Robert Kaplan, who was a member of the Pentagon’s Defense Policy Board, wrote in 1994 about the “increasing erosion of nation-states and international borders” in much of the developing world. It is caused by “disease, overpopulation, unprovoked crime, scarcity of resources, refugee migrations” (often caused by environmental factors such as deforestation, soil erosion, water depletion, air pollution and rising sea levels). He spoke of “the withering away of central governments, the rise of tribal and regional domains … and the growing pervasiveness of war.”

He says that the world has been moving from nation-state conflict to ideological conflict and then to cultural conflict. The real borders are seen as those of culture, religion and tribe and they do not coincide with existing state borders. So, for example, much of the Arab world will undergo alteration, as Islam spreads across artificial frontiers. It is interesting that he adds that “Israel is destined to be a Jewish ethnic fortress amid a vast and volatile realm of Islam.”

Immanuel Wallerstein who was Professor of Sociology at Columbia University, believes that the nation-state system no longer works and that it will break down in the next 25 to 50 years and there will be a time of great conflicts and disorder.

Others say globalisation won’t eradicate the nation state

On the other hand, Professor Kenneth Waltz calls globalisation “the fad of the 1990s” and points out that ‘globalisation’ is leaving out most of Africa and The Middle East. He claims that there was no greater economic interdependence in 1999 than in 1910. He added “The range of government functions and the extent of state control over societies and economies has seldom been fuller than it is now.”

Martin Wolf, associate editor and chief economics commentator at the Financial Times, writes: “Contrary to one common assumption, the modern form of globalisation will not spell the end of the modern nation-state.” He adds: “Globalisation does not make states unnecessary. On the contrary, for people to be successful in exploiting the opportunities afforded by international integration, they need states at both ends of their transactions. Failed states, disorderly states, weak states, and corrupt states are shunned as the black holes of the global economic system.”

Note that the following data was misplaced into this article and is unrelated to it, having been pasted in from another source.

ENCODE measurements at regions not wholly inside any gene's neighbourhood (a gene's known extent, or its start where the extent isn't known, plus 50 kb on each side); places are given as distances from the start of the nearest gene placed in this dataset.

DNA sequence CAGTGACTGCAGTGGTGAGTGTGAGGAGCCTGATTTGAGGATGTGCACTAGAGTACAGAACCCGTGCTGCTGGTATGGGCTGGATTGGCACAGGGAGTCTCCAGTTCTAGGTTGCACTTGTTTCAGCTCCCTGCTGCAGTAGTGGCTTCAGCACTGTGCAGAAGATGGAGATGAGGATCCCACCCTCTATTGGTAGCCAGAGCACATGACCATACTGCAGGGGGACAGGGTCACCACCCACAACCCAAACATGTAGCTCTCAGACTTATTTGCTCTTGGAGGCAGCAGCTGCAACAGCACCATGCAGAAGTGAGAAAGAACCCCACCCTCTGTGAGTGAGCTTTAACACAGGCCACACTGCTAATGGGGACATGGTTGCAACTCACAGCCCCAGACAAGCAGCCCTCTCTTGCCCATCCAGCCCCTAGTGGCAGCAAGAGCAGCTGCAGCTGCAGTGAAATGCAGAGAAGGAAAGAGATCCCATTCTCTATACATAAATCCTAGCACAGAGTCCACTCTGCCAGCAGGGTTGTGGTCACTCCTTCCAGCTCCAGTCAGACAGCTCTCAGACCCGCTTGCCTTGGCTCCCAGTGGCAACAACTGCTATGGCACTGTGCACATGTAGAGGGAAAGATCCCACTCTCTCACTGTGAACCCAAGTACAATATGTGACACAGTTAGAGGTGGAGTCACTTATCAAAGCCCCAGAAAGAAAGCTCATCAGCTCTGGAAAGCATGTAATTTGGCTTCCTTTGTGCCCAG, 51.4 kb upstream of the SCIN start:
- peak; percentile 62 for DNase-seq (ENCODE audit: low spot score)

Professor Peter Drucker writes: “Since talk of the globalisation of the world’s economy began some 35 years ago, the demise of the nation-state has been widely predicted. Actually, the best and the brightest have been predicting the nation-state’s demise for 200 years, beginning with Immanuel Kant in his 1795 essay “Perpetual Peace,” through Karl Marx in “Withering Away of the State,” to Bertrand Russell’s speeches in the 1950s and …Despite all its shortcomings, the nation-state has shown amazing resilience … So far, at least, there is no other institution capable of political integration and effective membership in the world’s political community. In all probability, therefore, the nation-state will survive the globalisation of the economy and the information revolution that accompanies it. But it will be a greatly changed nation-state, especially in domestic fiscal and monetary policies, foreign economic policies, control of international business, and, perhaps, in its conduct of war.”

He added: “There is certainly need for moral, legal, and economic rules that are accepted and enforced throughout the global economy. A central challenge, therefore, is the development of international law and supranational organizations that can make and enforce rules for the global economy.”

What, then, is the effect of globalisation?

We have noted that the idea that globalisation is leading towards the end of the nation state is controversial. But it is clear that globalisation is going on. The real controversy is about how much it has undermined the sovereignty of the nation state. Despite what Kenneth Waltz writes, it seems clear that there is growing interdependence between nations and there has been a growth of transnational and international organisations. There is also an increasing amount of international law. Modern communication and travel have made the world a global village.